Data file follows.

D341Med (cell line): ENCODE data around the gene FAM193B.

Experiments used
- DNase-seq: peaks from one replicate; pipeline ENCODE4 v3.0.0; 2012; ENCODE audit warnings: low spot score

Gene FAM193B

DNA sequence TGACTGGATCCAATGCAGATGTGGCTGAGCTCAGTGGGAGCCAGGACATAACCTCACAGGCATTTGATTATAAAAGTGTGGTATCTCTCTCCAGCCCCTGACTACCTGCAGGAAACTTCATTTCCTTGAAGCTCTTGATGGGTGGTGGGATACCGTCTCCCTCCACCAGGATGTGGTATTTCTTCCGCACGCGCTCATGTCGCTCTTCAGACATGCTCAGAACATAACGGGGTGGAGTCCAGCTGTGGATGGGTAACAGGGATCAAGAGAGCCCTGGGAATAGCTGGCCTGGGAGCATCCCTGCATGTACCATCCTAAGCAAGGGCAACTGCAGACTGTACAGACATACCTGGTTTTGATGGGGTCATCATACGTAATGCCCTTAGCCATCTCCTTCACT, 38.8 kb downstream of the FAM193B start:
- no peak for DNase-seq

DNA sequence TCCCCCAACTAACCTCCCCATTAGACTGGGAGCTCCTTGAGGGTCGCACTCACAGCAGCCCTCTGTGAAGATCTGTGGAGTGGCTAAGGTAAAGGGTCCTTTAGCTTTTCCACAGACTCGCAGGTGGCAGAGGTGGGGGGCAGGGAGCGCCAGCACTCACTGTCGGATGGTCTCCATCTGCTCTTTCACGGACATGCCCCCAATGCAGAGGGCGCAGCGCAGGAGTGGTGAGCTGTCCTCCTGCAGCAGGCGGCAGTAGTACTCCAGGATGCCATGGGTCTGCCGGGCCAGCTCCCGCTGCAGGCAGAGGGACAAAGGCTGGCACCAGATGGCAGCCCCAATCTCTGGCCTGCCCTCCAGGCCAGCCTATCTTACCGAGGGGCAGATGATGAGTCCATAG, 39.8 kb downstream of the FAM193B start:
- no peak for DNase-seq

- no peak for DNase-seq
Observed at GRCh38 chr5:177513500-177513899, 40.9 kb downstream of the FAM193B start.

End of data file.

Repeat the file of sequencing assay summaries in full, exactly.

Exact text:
D341Med (cell line): ENCODE data around the gene FAM193B.

Experiments used
- DNase-seq: peaks from one replicate; pipeline ENCODE4 v3.0.0; 2012; ENCODE audit warnings: low spot score

Gene FAM193B

DNA sequence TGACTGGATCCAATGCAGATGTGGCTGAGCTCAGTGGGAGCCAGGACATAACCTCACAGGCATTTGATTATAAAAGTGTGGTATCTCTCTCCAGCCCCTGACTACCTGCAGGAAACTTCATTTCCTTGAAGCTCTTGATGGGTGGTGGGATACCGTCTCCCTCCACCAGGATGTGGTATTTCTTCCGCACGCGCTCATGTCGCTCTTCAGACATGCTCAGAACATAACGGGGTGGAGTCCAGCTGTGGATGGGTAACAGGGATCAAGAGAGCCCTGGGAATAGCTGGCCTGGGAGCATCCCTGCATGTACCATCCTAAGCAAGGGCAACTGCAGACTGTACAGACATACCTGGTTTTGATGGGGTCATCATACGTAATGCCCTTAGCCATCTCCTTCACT, 38.8 kb downstream of the FAM193B start:
- no peak for DNase-seq

DNA sequence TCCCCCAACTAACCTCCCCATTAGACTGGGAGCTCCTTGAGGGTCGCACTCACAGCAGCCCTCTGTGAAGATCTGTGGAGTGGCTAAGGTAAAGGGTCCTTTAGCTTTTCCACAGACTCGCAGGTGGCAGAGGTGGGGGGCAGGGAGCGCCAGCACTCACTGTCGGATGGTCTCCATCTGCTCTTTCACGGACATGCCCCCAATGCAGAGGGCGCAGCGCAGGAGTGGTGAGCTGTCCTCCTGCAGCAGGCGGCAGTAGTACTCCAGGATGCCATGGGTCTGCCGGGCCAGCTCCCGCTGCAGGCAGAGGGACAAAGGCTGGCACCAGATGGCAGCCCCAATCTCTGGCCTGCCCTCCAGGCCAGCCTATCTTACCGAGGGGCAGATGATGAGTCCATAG, 39.8 kb downstream of the FAM193B start:
- no peak for DNase-seq

- no peak for DNase-seq
Observed at GRCh38 chr5:177513500-177513899, 40.9 kb downstream of the FAM193B start.